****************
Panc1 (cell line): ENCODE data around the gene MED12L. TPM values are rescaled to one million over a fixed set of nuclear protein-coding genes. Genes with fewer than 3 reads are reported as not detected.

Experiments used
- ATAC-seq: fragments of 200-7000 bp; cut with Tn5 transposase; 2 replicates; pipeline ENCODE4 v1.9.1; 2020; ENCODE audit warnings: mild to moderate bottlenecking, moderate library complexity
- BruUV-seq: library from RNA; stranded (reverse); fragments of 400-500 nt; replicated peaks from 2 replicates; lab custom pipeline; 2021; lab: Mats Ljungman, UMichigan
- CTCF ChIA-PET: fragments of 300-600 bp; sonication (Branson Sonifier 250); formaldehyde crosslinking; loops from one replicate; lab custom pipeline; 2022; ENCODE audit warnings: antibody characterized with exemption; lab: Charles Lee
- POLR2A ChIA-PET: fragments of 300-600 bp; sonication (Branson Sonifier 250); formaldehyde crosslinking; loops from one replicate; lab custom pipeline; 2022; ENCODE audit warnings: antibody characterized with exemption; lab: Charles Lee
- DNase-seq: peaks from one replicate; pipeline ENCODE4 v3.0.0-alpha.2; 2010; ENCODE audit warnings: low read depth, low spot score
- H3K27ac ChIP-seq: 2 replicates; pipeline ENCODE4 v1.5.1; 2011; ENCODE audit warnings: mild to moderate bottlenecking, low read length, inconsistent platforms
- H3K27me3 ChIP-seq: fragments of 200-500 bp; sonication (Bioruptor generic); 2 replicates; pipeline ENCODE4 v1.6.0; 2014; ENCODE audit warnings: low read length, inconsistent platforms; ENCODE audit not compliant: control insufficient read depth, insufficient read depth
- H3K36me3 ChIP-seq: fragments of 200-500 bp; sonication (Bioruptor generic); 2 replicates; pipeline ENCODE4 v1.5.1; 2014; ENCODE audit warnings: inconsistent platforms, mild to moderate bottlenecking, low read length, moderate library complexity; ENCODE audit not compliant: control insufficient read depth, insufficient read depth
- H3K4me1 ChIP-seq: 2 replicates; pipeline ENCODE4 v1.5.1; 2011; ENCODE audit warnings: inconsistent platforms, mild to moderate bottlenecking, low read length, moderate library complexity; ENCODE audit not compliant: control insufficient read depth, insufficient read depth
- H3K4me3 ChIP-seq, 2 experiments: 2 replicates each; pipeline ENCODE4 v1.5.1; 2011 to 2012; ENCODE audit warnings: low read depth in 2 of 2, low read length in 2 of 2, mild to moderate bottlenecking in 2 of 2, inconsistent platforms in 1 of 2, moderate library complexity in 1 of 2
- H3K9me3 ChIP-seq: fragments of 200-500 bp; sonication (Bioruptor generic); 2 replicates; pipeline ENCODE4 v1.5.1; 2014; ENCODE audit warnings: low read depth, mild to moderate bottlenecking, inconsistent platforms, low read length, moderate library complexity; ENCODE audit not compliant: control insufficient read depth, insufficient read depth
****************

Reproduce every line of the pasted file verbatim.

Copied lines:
Panc1 (cell line): ENCODE data around the gene MED12L. TPM values are rescaled to one million over a fixed set of nuclear protein-coding genes. Genes with fewer than 3 reads are reported as not detected.

Experiments used
- ATAC-seq: fragments of 200-7000 bp; cut with Tn5 transposase; 2 replicates; pipeline ENCODE4 v1.9.1; 2020; ENCODE audit warnings: mild to moderate bottlenecking, moderate library complexity
- BruUV-seq: library from RNA; stranded (reverse); fragments of 400-500 nt; replicated peaks from 2 replicates; lab custom pipeline; 2021; lab: Mats Ljungman, UMichigan
- CTCF ChIA-PET: fragments of 300-600 bp; sonication (Branson Sonifier 250); formaldehyde crosslinking; loops from one replicate; lab custom pipeline; 2022; ENCODE audit warnings: antibody characterized with exemption; lab: Charles Lee
- POLR2A ChIA-PET: fragments of 300-600 bp; sonication (Branson Sonifier 250); formaldehyde crosslinking; loops from one replicate; lab custom pipeline; 2022; ENCODE audit warnings: antibody characterized with exemption; lab: Charles Lee
- DNase-seq: peaks from one replicate; pipeline ENCODE4 v3.0.0-alpha.2; 2010; ENCODE audit warnings: low read depth, low spot score
- H3K27ac ChIP-seq: 2 replicates; pipeline ENCODE4 v1.5.1; 2011; ENCODE audit warnings: mild to moderate bottlenecking, low read length, inconsistent platforms
- H3K27me3 ChIP-seq: fragments of 200-500 bp; sonication (Bioruptor generic); 2 replicates; pipeline ENCODE4 v1.6.0; 2014; ENCODE audit warnings: low read length, inconsistent platforms; ENCODE audit not compliant: control insufficient read depth, insufficient read depth
- H3K36me3 ChIP-seq: fragments of 200-500 bp; sonication (Bioruptor generic); 2 replicates; pipeline ENCODE4 v1.5.1; 2014; ENCODE audit warnings: inconsistent platforms, mild to moderate bottlenecking, low read length, moderate library complexity; ENCODE audit not compliant: control insufficient read depth, insufficient read depth
- H3K4me1 ChIP-seq: 2 replicates; pipeline ENCODE4 v1.5.1; 2011; ENCODE audit warnings: inconsistent platforms, mild to moderate bottlenecking, low read length, moderate library complexity; ENCODE audit not compliant: control insufficient read depth, insufficient read depth
- H3K4me3 ChIP-seq, 2 experiments: 2 replicates each; pipeline ENCODE4 v1.5.1; 2011 to 2012; ENCODE audit warnings: low read depth in 2 of 2, low read length in 2 of 2, mild to moderate bottlenecking in 2 of 2, inconsistent platforms in 1 of 2, moderate library complexity in 1 of 2
- H3K9me3 ChIP-seq: fragments of 200-500 bp; sonication (Bioruptor generic); 2 replicates; pipeline ENCODE4 v1.5.1; 2014; ENCODE audit warnings: low read depth, mild to moderate bottlenecking, inconsistent platforms, low read length, moderate library complexity; ENCODE audit not compliant: control insufficient read depth, insufficient read depth